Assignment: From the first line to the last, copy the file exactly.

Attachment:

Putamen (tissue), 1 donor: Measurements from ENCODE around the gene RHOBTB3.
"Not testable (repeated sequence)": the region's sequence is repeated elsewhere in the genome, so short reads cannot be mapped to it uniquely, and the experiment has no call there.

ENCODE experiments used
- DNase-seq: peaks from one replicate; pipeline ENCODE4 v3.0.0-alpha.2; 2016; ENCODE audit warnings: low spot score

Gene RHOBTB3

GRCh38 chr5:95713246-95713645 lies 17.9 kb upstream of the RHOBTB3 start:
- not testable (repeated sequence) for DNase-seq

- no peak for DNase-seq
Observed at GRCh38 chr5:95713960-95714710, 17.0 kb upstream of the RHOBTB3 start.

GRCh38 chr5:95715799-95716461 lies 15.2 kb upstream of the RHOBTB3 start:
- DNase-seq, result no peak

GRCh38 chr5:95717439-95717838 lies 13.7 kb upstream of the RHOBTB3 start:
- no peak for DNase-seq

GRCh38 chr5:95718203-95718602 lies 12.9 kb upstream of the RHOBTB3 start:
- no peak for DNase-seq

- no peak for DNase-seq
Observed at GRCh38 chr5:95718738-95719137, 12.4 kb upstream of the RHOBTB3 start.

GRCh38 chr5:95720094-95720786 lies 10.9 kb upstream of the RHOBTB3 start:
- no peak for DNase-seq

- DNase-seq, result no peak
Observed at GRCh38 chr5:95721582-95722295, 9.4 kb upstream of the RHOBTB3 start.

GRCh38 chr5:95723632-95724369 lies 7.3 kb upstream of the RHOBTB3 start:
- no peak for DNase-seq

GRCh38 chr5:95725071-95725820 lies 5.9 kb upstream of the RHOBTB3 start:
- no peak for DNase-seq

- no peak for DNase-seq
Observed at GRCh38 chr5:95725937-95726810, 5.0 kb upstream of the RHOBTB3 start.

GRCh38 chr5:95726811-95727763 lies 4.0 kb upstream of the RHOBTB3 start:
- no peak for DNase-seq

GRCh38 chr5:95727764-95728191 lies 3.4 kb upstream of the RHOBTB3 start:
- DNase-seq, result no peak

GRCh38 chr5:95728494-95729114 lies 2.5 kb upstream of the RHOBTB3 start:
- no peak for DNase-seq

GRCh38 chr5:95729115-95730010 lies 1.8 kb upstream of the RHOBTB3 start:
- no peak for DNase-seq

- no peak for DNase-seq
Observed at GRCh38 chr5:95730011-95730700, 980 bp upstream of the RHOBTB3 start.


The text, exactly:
Putamen (tissue), 1 donor: Measurements from ENCODE around the gene RHOBTB3.
"Not testable (repeated sequence)": the region's sequence is repeated elsewhere in the genome, so short reads cannot be mapped to it uniquely, and the experiment has no call there.

ENCODE experiments used
- DNase-seq: peaks from one replicate; pipeline ENCODE4 v3.0.0-alpha.2; 2016; ENCODE audit warnings: low spot score

Gene RHOBTB3

GRCh38 chr5:95713246-95713645 lies 17.9 kb upstream of the RHOBTB3 start:
- not testable (repeated sequence) for DNase-seq

- no peak for DNase-seq
Observed at GRCh38 chr5:95713960-95714710, 17.0 kb upstream of the RHOBTB3 start.

GRCh38 chr5:95715799-95716461 lies 15.2 kb upstream of the RHOBTB3 start:
- DNase-seq, result no peak

GRCh38 chr5:95717439-95717838 lies 13.7 kb upstream of the RHOBTB3 start:
- no peak for DNase-seq

GRCh38 chr5:95718203-95718602 lies 12.9 kb upstream of the RHOBTB3 start:
- no peak for DNase-seq

- no peak for DNase-seq
Observed at GRCh38 chr5:95718738-95719137, 12.4 kb upstream of the RHOBTB3 start.

GRCh38 chr5:95720094-95720786 lies 10.9 kb upstream of the RHOBTB3 start:
- no peak for DNase-seq

- DNase-seq, result no peak
Observed at GRCh38 chr5:95721582-95722295, 9.4 kb upstream of the RHOBTB3 start.

GRCh38 chr5:95723632-95724369 lies 7.3 kb upstream of the RHOBTB3 start:
- no peak for DNase-seq

GRCh38 chr5:95725071-95725820 lies 5.9 kb upstream of the RHOBTB3 start:
- no peak for DNase-seq

- no peak for DNase-seq
Observed at GRCh38 chr5:95725937-95726810, 5.0 kb upstream of the RHOBTB3 start.

GRCh38 chr5:95726811-95727763 lies 4.0 kb upstream of the RHOBTB3 start:
- no peak for DNase-seq

GRCh38 chr5:95727764-95728191 lies 3.4 kb upstream of the RHOBTB3 start:
- DNase-seq, result no peak

GRCh38 chr5:95728494-95729114 lies 2.5 kb upstream of the RHOBTB3 start:
- no peak for DNase-seq

GRCh38 chr5:95729115-95730010 lies 1.8 kb upstream of the RHOBTB3 start:
- no peak for DNase-seq

- no peak for DNase-seq
Observed at GRCh38 chr5:95730011-95730700, 980 bp upstream of the RHOBTB3 start.